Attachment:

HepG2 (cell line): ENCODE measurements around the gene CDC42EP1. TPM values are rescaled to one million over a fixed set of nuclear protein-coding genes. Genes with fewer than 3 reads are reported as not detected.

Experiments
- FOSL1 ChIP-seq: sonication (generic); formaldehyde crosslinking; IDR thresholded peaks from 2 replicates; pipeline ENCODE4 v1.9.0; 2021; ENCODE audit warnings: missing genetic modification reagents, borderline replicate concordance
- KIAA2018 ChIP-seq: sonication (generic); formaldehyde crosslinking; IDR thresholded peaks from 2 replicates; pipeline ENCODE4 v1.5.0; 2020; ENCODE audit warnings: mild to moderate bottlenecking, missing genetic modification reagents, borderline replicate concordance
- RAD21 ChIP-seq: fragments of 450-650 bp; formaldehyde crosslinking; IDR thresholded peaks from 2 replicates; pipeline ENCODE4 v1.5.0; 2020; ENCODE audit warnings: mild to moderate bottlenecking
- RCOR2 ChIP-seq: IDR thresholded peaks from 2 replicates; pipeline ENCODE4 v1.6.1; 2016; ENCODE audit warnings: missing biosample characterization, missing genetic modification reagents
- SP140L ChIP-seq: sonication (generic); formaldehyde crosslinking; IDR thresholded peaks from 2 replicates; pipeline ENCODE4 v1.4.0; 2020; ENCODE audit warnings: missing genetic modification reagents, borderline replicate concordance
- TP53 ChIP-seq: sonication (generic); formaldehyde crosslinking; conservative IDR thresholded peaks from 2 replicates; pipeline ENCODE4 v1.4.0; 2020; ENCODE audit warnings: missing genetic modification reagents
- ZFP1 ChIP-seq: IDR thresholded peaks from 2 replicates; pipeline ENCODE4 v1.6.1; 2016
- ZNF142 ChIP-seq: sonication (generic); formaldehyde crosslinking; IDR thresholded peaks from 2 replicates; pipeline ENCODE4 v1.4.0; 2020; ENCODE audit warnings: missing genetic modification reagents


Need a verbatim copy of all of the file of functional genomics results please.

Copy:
HepG2 (cell line): ENCODE measurements around the gene CDC42EP1. TPM values are rescaled to one million over a fixed set of nuclear protein-coding genes. Genes with fewer than 3 reads are reported as not detected.

Experiments
- FOSL1 ChIP-seq: sonication (generic); formaldehyde crosslinking; IDR thresholded peaks from 2 replicates; pipeline ENCODE4 v1.9.0; 2021; ENCODE audit warnings: missing genetic modification reagents, borderline replicate concordance
- KIAA2018 ChIP-seq: sonication (generic); formaldehyde crosslinking; IDR thresholded peaks from 2 replicates; pipeline ENCODE4 v1.5.0; 2020; ENCODE audit warnings: mild to moderate bottlenecking, missing genetic modification reagents, borderline replicate concordance
- RAD21 ChIP-seq: fragments of 450-650 bp; formaldehyde crosslinking; IDR thresholded peaks from 2 replicates; pipeline ENCODE4 v1.5.0; 2020; ENCODE audit warnings: mild to moderate bottlenecking
- RCOR2 ChIP-seq: IDR thresholded peaks from 2 replicates; pipeline ENCODE4 v1.6.1; 2016; ENCODE audit warnings: missing biosample characterization, missing genetic modification reagents
- SP140L ChIP-seq: sonication (generic); formaldehyde crosslinking; IDR thresholded peaks from 2 replicates; pipeline ENCODE4 v1.4.0; 2020; ENCODE audit warnings: missing genetic modification reagents, borderline replicate concordance
- TP53 ChIP-seq: sonication (generic); formaldehyde crosslinking; conservative IDR thresholded peaks from 2 replicates; pipeline ENCODE4 v1.4.0; 2020; ENCODE audit warnings: missing genetic modification reagents
- ZFP1 ChIP-seq: IDR thresholded peaks from 2 replicates; pipeline ENCODE4 v1.6.1; 2016
- ZNF142 ChIP-seq: sonication (generic); formaldehyde crosslinking; IDR thresholded peaks from 2 replicates; pipeline ENCODE4 v1.4.0; 2020; ENCODE audit warnings: missing genetic modification reagents